Despite an existential climate crisis, Senator Chuck Schumer’s $250-billion “United States Innovation and Competition Act of 2021” takes aim at China as the most pressing national security threat. In a Cold War declaration, the New York Democrat’s proposed legislation reads like the last gasp of a dying empire, a plea from a panicked superpower losing its grip on global dominance.
Schumer’s laborious 1,445-page bill, the product of six Senate committees, would have the U.S. compete with China by creating tech hubs of robotics and artificial intelligence in U.S. cities, promoting school programs in STEM (science, technology, engineering and math), accelerating production of semiconductor chips and spending $600 million to ramp up U.S. military presence in the South China Sea to show China the U.S. still rules the world.
Collaborate with China to thwart climate catastrophe?
In a less xenophobic United States, a more visionary blueprint would emerge for collective technological development to save our warming planet.
In a more visionary blueprint, the U.S. Congress might support or even expand on the U.S.-China climate agreement negotiated by Climate Envoy John Kerry prior to the Biden administration’s world Earth Day summit last April. An added section to Schumer’s marathon read might underscore the diplomatic agreement’s goals of strengthening implementation of the Paris Climate Agreement and developing long-term strategies to achieve carbon neutrality.
Instead, the bill undermines Kerry’s negotiated agreement with China, sabotaging an opportunity for the U.S. and China–countries responsible for releasing half of the world’s fossil fuel emissions–to partner on curbing emissions and sharing strategies for greening the Earth.
A person reading this manifesto of China hate would never know that China, home to 1.4 billion people and the world’s largest exporter, owns over $1 trillion of U.S. debt that could be called in at any moment, sending demand for the U.S. dollar plummeting and slowing our economy to a crawl.
Ignoring the U.S.-China economic enmeshment, the bill opposes international bank loans to China for its 70-country Belt and Road Initiative to build highways, ports, railroad tunnels and other infrastructure connecting Asia with Europe and Africa; vows to weaken the influence of China and Russia at the UN; and withholds grant money to U.S. colleges and universities that partner with Chinese government-funded “Confucius Institutes” to teach Chinese language and culture.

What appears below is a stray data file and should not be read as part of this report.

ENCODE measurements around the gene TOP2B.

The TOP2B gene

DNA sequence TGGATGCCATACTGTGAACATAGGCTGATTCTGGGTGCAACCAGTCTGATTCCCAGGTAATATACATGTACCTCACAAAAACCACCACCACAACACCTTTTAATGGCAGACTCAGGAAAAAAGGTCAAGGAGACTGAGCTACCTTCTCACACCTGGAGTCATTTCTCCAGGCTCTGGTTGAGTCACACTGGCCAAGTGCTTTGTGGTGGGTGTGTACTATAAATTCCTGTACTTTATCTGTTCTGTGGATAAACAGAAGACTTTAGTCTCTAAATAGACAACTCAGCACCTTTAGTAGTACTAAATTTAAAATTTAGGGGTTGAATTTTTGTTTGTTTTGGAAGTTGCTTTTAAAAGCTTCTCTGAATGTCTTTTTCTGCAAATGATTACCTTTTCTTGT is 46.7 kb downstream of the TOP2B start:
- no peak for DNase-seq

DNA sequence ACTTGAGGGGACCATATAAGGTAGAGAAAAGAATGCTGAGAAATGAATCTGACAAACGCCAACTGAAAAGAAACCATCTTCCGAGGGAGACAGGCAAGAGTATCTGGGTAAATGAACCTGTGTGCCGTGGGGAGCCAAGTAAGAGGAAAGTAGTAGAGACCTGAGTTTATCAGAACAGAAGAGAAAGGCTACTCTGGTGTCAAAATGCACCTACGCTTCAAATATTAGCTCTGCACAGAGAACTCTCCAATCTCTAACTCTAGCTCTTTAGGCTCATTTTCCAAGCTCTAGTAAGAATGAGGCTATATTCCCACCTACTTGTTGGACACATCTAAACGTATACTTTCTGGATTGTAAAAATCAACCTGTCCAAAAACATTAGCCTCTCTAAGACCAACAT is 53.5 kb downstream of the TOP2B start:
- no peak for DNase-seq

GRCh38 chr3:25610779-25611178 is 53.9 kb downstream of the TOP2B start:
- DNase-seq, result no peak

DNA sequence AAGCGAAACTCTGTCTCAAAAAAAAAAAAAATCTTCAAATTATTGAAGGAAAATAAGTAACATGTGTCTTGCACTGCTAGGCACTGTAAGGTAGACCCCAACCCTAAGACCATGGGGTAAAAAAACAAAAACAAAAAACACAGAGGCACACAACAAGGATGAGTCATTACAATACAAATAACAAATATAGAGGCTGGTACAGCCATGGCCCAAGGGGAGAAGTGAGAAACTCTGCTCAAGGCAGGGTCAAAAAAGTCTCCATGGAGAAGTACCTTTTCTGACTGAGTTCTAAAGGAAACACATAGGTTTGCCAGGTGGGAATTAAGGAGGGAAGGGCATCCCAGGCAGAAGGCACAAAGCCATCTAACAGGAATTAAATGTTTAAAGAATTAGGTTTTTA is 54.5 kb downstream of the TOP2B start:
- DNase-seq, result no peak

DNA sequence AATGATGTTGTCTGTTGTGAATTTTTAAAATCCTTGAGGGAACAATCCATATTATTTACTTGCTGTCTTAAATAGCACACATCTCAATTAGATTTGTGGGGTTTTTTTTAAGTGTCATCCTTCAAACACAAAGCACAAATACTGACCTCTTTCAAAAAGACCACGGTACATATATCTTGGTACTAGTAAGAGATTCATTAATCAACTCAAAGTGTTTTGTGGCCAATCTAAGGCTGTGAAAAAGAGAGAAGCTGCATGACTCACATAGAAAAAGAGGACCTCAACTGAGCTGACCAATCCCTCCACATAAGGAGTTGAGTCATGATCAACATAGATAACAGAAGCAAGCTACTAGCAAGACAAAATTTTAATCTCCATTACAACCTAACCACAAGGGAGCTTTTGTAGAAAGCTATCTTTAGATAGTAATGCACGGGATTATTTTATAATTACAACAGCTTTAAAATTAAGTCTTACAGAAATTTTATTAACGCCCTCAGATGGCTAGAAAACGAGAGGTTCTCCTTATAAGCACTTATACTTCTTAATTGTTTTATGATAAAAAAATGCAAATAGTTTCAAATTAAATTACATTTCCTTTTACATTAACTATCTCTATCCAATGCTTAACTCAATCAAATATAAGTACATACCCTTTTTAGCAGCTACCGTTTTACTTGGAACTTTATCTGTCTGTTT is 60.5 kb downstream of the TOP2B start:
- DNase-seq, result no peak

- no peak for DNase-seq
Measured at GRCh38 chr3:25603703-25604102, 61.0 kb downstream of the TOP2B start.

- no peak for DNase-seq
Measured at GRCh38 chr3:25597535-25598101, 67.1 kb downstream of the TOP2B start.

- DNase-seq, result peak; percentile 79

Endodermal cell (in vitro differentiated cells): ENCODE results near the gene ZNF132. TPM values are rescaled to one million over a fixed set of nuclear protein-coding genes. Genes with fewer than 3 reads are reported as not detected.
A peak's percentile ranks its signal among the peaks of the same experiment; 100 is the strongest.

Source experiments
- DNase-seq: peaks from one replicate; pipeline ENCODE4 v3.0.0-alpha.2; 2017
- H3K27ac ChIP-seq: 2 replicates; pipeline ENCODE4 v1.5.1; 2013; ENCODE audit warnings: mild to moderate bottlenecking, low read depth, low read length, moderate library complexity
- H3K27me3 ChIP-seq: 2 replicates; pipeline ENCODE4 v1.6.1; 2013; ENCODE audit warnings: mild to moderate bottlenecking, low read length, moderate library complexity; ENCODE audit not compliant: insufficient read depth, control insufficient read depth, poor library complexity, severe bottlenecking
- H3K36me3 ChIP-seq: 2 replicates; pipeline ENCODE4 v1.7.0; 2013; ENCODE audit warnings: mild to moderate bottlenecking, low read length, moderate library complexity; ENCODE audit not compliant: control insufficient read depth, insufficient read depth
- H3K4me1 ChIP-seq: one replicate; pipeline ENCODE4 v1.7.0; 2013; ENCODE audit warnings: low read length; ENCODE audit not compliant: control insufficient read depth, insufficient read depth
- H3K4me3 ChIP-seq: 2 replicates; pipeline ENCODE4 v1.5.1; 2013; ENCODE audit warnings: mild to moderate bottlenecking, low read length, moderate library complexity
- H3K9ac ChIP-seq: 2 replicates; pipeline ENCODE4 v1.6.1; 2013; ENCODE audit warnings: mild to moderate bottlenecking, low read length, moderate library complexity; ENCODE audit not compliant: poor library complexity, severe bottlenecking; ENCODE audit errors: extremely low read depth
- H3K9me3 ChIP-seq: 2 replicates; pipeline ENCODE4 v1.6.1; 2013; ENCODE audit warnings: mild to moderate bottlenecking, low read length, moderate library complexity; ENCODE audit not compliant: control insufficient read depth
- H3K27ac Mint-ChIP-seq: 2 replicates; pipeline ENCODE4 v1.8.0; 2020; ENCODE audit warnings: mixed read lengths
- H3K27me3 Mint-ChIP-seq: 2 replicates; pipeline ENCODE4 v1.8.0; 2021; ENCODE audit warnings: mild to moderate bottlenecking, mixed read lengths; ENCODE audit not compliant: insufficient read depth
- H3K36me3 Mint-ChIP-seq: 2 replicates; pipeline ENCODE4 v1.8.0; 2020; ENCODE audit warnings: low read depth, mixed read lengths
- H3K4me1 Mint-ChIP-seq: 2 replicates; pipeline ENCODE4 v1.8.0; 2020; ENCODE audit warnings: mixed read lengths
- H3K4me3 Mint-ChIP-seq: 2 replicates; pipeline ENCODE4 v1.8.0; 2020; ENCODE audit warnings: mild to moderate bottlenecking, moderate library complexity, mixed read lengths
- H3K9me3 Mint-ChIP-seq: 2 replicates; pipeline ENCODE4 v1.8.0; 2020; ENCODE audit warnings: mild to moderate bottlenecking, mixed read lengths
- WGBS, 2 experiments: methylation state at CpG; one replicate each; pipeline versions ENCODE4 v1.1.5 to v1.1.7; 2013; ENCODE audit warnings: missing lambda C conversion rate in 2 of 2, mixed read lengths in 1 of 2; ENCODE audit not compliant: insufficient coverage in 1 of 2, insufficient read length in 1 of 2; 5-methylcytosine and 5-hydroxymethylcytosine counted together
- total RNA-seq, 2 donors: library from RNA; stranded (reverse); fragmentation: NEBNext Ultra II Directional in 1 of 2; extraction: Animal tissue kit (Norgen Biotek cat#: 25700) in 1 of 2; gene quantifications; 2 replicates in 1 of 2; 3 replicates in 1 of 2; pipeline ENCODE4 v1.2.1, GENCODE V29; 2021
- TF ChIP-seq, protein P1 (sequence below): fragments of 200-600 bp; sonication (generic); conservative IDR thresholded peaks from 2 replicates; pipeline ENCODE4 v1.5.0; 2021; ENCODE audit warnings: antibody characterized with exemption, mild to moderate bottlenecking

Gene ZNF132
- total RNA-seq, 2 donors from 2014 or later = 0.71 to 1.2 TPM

In a throwback to McCarthyism, the bill also mandates a Comptroller report on the activities of U.S. Sister City participants who partner with countries like China that fell below a 2019 score of 45 out of a possible 100 on the Corruption Perceptions Index. This is a data tool funded by Western nations and ExxonMobil to measure transparency, accountability and integrity in government. China scored a 41, Saudi Arabia a 53.
Ironically, New York, the state Schumer represents, is listed on Wikipedia as partnering with several sister cities in China: New York City with Beijing; Mount Vernon with Yangquan; Brooklyn with Yiwu; Port Chester with Jingzhou; and Rochester with Xianyang.
Schumer’s proposed legislation, a potential bipartisan win according to the gleeful Senate Majority Leader, only references the climate crisis in the context of advancing U.S. strategic interests in Asia and the South Pacific to beat back the “Leninist model of governance–socialism with Chinese characteristics.” For example, the bill pushes for increasing Peace Corp volunteers to develop climate resiliency in Oceania, a region that includes Australia, Micronesia and Polynesia, to avoid islands throughout the South Pacific turning to China for assistance.